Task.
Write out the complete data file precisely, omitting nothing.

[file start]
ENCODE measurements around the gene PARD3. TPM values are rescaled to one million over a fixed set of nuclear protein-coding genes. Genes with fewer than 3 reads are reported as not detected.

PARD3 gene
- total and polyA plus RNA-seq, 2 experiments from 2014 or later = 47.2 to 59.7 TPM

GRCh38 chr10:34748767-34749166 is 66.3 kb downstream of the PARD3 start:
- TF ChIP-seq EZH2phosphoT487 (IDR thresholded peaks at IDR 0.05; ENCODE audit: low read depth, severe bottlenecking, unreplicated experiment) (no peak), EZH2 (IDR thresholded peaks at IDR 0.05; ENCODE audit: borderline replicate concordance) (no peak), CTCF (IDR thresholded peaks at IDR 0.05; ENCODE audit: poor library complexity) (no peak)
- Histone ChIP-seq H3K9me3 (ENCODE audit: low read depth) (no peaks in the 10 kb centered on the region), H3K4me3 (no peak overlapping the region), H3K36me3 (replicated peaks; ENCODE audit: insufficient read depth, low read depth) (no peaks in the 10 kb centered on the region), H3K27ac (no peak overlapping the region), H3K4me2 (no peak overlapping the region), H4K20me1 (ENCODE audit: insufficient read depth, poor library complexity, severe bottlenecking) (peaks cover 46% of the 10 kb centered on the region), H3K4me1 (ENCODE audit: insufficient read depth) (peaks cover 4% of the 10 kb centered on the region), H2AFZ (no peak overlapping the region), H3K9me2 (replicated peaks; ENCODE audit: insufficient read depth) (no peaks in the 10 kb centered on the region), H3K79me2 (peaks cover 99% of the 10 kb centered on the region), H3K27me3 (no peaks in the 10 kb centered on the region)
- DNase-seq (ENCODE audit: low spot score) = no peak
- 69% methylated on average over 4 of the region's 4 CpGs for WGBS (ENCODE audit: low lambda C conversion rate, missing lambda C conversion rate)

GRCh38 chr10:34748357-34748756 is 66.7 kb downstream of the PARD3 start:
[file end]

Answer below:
ENCODE measurements around the gene PARD3. TPM values are rescaled to one million over a fixed set of nuclear protein-coding genes. Genes with fewer than 3 reads are reported as not detected.

PARD3 gene
- total and polyA plus RNA-seq, 2 experiments from 2014 or later = 47.2 to 59.7 TPM

GRCh38 chr10:34748767-34749166 is 66.3 kb downstream of the PARD3 start:
- TF ChIP-seq EZH2phosphoT487 (IDR thresholded peaks at IDR 0.05; ENCODE audit: low read depth, severe bottlenecking, unreplicated experiment) (no peak), EZH2 (IDR thresholded peaks at IDR 0.05; ENCODE audit: borderline replicate concordance) (no peak), CTCF (IDR thresholded peaks at IDR 0.05; ENCODE audit: poor library complexity) (no peak)
- Histone ChIP-seq H3K9me3 (ENCODE audit: low read depth) (no peaks in the 10 kb centered on the region), H3K4me3 (no peak overlapping the region), H3K36me3 (replicated peaks; ENCODE audit: insufficient read depth, low read depth) (no peaks in the 10 kb centered on the region), H3K27ac (no peak overlapping the region), H3K4me2 (no peak overlapping the region), H4K20me1 (ENCODE audit: insufficient read depth, poor library complexity, severe bottlenecking) (peaks cover 46% of the 10 kb centered on the region), H3K4me1 (ENCODE audit: insufficient read depth) (peaks cover 4% of the 10 kb centered on the region), H2AFZ (no peak overlapping the region), H3K9me2 (replicated peaks; ENCODE audit: insufficient read depth) (no peaks in the 10 kb centered on the region), H3K79me2 (peaks cover 99% of the 10 kb centered on the region), H3K27me3 (no peaks in the 10 kb centered on the region)
- DNase-seq (ENCODE audit: low spot score) = no peak
- 69% methylated on average over 4 of the region's 4 CpGs for WGBS (ENCODE audit: low lambda C conversion rate, missing lambda C conversion rate)

GRCh38 chr10:34748357-34748756 is 66.7 kb downstream of the PARD3 start: